Introduced by Ruger in 1985, the double action, medium-frame, GP-100 was a refinement of their earlier Security Six DA revolver. The most notable change was the new locking mechanism (first seen on their .44 Magnum Redhawk DA revolver) that placed the forward cylinder locking latch on the crane instead of at the end of the ejector rod. This solid front and rear lockup makes the GP-100 one of the strongest medium frame revolvers available. In fact, one of my Ruger GP-100 revolvers digested over 30,000 rounds of 130 Power Factor +P .38 Special ammo in IDPA/USPSA competition before requiring a tune up. Let's learn more about this great action revolver.
Additional refinements included a grip frame modification that allows an almost endless array of grip options, a coil mainspring, and sight options on some models that included quickly interchangeable front sights. Over the years it has been offered in fixed and adjustable sight models in barrel lengths of three, four, and six inches, and in calibers .38 Special +P, .357 Magnum, and .327 Federal Magnum—in both blued and stainless steel. The newest addition to the GP-100 family retains all those features, but in a fun package that puts 10 rounds of .22LR on tap.
The GP-100 .22LR is built from stainless steel with a satin finish. It weighs in at 42 ounces empty with an overall length of 11.30-inches. It features a heavy 5.5-inch barrel with a 1:16-inch twist and a one-quarter length under lug. It has the same recessed target crown as seen on their Match Champion model. As with the rest of the GP-100 line it uses a frame-mounted firing pin with a transfer bar safety. It ships with a hard plastic case and a trigger lock.
Like the recently-introduced Match Champion, the sights are Ruger's adjustable rear with a white outline, while the front sight is dovetailed into the front barrel ramp. It features a green fiber optic rod of .060 diameter. It is well protected from accidental damage yet is easily replaceable. The test gun arrived with a green fiber rod, but shooters can replace that with any color they choose and replacement rods are readily available from Brownell's. The grips are soft Santoprene with wooden inserts and, like the Match Champion, the trigger is smoothly rounded for easy double action shooting.
Chambered for .22LR, it holds 10 rounds and the chamber mouths are recessed. The single action pull measured 4.2 pounds on my Lyman digital trigger pull gauge, with only a slight hint of creep. The double action pull weight exceeded the 12-pound limit on my gauge. My best guess is that it's around 14 pounds.
On The Range
For the range sessions I had a selection of .22LR loads from CCI that pretty much covered the spectrum from small game hunting, plinking, and target work, along with the Mexican-made Aguila 40-grain, plated high-velocity Super Extra. The recent shortage of American-made .22LR has prompted Aguila to enter the U.S. market, and having shot several of their different loads in a couple of other guns it looks like it will be a welcome addition to the dealer's shelves.
I started my range session with some double action shooting and was pleasantly surprised by the DA trigger stroke. With ten chambers crowded into one cylinder the travel from chamber-to-chamber lock up is very short. I have found other medium-frame revolvers that were originally designed for six rounds, but then upgraded to more than six, to produce a shorter and choppier trigger pull that is noticeably different than the parent model. That wasn't true with the Ruger. The trigger pull was virtually identical in length and lock up to my other GP-100s. There was no change, despite the fact that the cylinder was rotating only a fraction of the distance it does with my six-shot guns. Shooting one felt, in terms of the rhythm of the trigger, just like shooting the others.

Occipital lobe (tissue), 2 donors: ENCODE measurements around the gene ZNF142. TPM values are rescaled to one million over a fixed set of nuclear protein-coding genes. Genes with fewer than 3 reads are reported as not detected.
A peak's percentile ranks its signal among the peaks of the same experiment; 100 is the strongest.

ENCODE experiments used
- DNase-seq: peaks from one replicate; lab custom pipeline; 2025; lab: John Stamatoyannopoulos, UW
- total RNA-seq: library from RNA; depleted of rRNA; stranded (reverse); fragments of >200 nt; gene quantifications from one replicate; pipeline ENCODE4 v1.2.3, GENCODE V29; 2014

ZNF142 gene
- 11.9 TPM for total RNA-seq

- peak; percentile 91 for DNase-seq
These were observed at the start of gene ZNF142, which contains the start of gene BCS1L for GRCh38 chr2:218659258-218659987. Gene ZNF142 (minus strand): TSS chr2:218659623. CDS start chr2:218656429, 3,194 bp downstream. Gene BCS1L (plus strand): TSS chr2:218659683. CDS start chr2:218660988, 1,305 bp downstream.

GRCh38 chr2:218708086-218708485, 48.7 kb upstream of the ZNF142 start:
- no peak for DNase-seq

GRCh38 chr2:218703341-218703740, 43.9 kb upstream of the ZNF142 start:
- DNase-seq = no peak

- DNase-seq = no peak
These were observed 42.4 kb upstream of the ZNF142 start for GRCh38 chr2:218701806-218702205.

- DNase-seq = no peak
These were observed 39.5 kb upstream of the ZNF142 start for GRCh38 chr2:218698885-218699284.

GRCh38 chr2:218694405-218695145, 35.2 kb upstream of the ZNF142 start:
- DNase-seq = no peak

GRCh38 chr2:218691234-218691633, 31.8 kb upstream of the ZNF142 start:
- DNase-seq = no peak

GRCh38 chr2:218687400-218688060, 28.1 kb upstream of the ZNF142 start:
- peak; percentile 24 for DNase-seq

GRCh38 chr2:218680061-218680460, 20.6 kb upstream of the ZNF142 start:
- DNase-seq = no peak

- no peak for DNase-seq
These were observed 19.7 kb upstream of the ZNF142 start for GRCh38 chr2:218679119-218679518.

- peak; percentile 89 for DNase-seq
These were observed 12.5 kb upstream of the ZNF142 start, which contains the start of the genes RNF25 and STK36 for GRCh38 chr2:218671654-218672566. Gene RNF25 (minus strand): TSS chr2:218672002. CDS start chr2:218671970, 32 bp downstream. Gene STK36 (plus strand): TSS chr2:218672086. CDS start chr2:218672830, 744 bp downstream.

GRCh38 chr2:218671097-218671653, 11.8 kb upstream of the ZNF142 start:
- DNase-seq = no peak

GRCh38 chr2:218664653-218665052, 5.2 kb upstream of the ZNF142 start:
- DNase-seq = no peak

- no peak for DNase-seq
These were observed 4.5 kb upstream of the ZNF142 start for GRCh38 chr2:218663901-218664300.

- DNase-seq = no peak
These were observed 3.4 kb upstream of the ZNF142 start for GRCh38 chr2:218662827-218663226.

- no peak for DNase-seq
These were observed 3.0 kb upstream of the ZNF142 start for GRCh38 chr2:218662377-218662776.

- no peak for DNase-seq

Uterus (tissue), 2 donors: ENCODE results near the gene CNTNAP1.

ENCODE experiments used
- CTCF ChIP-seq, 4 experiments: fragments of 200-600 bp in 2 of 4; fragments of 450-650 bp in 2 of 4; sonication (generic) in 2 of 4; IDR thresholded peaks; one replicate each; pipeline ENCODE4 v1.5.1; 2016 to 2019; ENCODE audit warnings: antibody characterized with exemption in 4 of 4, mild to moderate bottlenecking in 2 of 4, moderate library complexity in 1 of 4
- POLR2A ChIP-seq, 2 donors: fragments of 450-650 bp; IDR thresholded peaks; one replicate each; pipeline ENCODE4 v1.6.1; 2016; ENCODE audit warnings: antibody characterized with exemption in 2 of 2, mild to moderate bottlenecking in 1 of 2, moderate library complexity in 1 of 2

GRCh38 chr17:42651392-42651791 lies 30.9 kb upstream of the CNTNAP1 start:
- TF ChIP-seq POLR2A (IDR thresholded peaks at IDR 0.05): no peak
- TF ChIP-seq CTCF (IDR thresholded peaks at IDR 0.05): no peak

The DA trigger pull was heavier than many shooters would prefer, but that is the norm on any DA revolver chambered for .22 rimfire cartridges. Rimfire primers, enclosed within the brass cartridge case itself, require more force to ignite than centerfire primers and a stronger hammer spring is needed. Both Wolff and Wilson Combat make inexpensive spring kits that could lighten the DA pull a bit, although not to the extent of a well-tuned centerfire revolver.
Accuracy testing was done from a sturdy sandbag rest at 25 yards, and the crisp SA trigger was an asset. But shooting accuracy test groups proved somewhat challenging.
Standard group testing is done with five rounds. But when testing a revolver I prefer to shoot full cylinder groups. This is done to see if all chambers are properly aligned and producing a consistent point of impact. With ten rounds per group, a considerable amount of concentration was required and the inevitable lapse likely slipped in. The accompanying chart will show the 10-round groups total size with a center to center measurement. All tested loads showed a consistent circular cluster that indicates the chambers are properly aligned with the barrel.
The group sizes are quite good for a revolver. But I suspect the gun is more accurate than the full cylinder groups show because with all the test ammunition the best five rounds in the group would cluster under 1.25-inches—with the CCI Mini Mag HP going into less than three-quarter inch! Feed the GP-100 .22LR quality ammunition and it is more than accurate enough for any reasonable task.
The GP-100 .22LR is a solid medium-frame revolver, with an equally solid $829 MSRP. However, with a bit of trigger work and a spring kit, I could see it being a very competitive product in the appropriate rimfire divisions in ICORE or Steel Challenge.